Latter Day Lawyers examines how lawyers and judges who are members of The Church of Jesus Christ of Latter-day Saints have impacted the American legal system. Latter Day Lawyers uncovers the lives and leading cases of lawyers and judges who have shaped American legal history. Meticulously researched, including personal interviews with prominent lawyers, judges, and church leaders, Latter Day Lawyers unveils how a select group of lawyers and judges have influenced the constitutional and legal rights of all Americans.Two endorsements:
Selected individuals profiled include U.S. Solicitor General Rex Lee who argued 59 cases before the U.S. Supreme Court and considered one of the greatest Supreme Court litigators; Judge Thomas Griffith on the U.S. Court of Appeals for the D.C. Circuit dubbed the nation's second most powerful court; U.S. District Judge Michael Mosman, a member of the top-secret Foreign Intelligence Surveillance Court; and Dallin H. Oaks, the foremost advocate of religious freedom. Latter Day Lawyers gives an inside look at how certain lawyers and judges have fought to preserve constitutional and legal rights through history under the backdrop of landmark and intriguing cases.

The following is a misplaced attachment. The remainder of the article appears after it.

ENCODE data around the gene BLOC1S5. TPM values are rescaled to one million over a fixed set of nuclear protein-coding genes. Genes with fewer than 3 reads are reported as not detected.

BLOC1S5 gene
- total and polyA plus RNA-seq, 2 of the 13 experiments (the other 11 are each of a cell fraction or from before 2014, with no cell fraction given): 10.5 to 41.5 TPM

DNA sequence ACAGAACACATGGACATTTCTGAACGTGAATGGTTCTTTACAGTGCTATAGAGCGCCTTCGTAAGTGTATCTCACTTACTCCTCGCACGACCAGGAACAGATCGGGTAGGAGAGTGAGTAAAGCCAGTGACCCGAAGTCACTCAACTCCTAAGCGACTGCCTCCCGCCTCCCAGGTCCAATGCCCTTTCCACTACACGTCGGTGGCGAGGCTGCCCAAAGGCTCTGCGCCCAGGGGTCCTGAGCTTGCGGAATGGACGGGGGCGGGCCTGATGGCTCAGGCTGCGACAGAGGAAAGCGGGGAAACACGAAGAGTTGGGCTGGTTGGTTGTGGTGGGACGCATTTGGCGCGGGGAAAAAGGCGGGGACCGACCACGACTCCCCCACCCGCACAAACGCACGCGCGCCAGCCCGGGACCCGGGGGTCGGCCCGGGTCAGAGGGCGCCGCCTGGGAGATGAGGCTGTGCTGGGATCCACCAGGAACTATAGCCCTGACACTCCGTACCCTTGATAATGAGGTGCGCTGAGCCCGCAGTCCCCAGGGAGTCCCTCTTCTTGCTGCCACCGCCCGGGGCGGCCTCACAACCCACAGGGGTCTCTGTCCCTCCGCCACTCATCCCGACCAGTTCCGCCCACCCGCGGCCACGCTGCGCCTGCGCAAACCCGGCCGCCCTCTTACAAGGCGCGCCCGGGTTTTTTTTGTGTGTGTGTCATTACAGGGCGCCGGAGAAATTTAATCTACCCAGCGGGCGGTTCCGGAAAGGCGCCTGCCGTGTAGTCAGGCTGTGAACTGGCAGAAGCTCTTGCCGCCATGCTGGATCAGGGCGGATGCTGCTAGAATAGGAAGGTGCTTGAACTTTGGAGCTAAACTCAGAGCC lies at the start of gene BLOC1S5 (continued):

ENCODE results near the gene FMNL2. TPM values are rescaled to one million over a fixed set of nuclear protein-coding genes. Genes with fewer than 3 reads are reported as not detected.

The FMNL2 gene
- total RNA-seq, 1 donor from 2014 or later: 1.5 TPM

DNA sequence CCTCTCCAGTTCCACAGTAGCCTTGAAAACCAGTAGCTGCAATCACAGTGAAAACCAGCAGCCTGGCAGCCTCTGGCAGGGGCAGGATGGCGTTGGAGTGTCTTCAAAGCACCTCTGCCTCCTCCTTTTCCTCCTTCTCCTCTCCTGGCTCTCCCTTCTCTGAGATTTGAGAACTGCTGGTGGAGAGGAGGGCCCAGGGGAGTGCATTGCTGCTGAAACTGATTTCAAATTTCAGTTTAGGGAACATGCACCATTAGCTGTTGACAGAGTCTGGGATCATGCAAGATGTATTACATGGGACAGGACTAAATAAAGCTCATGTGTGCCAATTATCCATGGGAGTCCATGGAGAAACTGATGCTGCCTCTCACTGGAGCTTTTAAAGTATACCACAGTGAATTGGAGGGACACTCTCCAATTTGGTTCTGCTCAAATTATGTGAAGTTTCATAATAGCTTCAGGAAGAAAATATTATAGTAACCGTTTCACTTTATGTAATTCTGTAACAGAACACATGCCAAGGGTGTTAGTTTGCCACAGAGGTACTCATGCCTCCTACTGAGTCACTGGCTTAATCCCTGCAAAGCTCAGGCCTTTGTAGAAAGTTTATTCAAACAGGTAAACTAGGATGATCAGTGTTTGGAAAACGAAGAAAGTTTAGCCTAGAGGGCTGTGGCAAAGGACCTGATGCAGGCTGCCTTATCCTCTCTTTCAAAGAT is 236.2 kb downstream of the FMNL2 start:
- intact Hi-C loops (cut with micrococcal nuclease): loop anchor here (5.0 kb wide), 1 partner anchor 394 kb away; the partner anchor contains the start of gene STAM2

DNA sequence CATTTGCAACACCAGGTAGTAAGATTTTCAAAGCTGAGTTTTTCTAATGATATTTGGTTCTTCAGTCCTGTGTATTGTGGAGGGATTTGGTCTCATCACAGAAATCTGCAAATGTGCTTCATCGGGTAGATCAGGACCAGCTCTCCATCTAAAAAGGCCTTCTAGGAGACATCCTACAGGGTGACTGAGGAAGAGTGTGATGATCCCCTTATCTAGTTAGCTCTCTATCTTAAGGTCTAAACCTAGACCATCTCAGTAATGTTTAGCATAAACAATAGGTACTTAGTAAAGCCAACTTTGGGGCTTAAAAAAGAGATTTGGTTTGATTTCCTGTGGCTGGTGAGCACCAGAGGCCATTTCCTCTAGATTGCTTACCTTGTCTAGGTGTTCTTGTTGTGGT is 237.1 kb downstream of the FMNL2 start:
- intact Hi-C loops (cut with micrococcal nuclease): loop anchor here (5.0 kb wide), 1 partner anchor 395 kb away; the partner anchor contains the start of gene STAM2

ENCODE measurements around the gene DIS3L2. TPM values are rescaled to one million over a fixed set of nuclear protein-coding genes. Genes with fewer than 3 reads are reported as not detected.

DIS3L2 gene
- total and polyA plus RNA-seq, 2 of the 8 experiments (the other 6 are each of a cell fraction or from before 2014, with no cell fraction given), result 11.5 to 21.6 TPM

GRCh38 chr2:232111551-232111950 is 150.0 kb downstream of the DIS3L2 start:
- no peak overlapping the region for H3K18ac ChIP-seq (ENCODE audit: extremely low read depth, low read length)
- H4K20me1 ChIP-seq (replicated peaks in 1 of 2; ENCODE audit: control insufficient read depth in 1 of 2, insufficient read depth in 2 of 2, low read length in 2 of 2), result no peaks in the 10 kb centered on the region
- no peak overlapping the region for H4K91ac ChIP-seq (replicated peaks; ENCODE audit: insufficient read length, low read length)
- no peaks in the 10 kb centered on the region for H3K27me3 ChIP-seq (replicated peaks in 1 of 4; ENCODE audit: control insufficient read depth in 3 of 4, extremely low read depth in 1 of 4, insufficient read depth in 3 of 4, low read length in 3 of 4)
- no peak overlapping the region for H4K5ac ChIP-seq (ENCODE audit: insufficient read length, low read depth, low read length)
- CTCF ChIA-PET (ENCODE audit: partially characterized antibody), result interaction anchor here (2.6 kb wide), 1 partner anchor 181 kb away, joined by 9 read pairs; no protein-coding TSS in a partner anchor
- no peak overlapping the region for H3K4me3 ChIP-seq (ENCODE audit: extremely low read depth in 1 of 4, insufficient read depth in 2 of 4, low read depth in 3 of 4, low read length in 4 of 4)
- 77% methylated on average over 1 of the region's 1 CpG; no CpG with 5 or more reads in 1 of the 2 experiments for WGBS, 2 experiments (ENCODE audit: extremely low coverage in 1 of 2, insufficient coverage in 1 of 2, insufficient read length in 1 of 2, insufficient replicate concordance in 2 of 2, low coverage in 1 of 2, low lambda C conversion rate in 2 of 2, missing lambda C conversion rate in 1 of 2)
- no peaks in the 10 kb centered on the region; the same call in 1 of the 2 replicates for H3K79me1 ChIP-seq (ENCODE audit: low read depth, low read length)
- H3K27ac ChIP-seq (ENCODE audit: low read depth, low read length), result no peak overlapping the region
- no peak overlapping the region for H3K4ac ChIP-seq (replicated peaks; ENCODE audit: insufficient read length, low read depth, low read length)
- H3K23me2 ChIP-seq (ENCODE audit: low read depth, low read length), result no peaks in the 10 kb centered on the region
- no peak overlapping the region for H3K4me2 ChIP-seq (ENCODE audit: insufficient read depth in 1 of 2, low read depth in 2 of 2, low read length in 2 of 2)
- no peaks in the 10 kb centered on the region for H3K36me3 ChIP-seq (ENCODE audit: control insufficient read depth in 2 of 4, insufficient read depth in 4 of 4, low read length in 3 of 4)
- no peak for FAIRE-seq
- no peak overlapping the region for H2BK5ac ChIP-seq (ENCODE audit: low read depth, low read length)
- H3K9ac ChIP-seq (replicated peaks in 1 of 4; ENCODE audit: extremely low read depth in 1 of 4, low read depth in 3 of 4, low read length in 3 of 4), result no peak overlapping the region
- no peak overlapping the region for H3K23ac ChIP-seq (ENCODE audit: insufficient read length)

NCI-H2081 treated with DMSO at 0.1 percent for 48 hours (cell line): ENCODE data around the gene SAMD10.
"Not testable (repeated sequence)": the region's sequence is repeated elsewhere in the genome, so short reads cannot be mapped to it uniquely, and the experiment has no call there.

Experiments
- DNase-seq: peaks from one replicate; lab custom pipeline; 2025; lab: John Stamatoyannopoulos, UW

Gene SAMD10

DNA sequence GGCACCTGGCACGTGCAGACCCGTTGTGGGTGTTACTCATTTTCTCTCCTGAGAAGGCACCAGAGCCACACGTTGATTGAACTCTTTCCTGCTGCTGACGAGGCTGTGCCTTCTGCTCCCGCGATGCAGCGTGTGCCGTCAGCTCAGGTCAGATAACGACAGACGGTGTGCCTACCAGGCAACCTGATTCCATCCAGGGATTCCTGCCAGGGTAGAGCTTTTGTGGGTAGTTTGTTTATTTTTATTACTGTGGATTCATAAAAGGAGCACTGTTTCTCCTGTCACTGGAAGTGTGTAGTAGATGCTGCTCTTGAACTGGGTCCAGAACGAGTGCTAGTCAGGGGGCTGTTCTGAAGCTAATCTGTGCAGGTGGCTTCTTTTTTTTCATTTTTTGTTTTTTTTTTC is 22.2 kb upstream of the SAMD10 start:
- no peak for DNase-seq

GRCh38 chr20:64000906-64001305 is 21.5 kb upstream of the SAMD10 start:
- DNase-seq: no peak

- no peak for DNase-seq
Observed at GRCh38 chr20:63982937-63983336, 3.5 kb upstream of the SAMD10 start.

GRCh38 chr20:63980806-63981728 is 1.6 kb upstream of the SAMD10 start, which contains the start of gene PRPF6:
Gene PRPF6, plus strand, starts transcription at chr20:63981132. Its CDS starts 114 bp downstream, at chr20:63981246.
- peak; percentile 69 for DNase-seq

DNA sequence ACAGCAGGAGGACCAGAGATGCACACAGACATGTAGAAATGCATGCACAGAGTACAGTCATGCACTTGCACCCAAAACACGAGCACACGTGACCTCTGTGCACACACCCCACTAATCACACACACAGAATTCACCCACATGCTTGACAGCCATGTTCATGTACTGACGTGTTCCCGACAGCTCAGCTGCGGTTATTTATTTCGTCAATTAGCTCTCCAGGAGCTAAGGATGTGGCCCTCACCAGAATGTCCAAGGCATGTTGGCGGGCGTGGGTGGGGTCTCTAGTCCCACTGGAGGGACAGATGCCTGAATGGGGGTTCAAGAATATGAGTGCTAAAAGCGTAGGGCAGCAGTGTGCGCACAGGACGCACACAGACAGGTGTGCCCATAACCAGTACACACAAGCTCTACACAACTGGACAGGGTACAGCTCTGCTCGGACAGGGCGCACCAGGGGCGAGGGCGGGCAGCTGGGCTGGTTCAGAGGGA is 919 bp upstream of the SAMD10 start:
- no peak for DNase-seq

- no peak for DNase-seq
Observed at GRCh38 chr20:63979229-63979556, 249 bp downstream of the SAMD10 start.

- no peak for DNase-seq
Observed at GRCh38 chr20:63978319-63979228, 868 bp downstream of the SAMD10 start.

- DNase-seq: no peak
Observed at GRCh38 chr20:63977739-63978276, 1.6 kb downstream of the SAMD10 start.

"In Latter Day Lawyers, a fascinating collection of short biographies of distinguished lawyers and judges, who are also religiously devout members of The Church of Jesus Christ of Latter-day Saints, Brian Craig has made an important contribution to American legal and religious history. Thoroughly researched and rich in its insight and analysis, Latter Day Lawyers documents how Mormon lawyers and jurists, most of whom have remained unknown at the national level, have profoundly influenced American law and legal history." Rabbi Dr. David Dalin, author of Jewish Justices of the Supreme Court, from Brandeis to Kagan: Their Lives and Legacies
"Professor Brian Craig has written a book that helps fill a void. In the past, there has been little written about the legal contributions of members of the LDS church. I found his book, written with individual chapters on church members and their contributions to the law, fascinating. . . It is a timely piece of legal history." Senator Harry Reid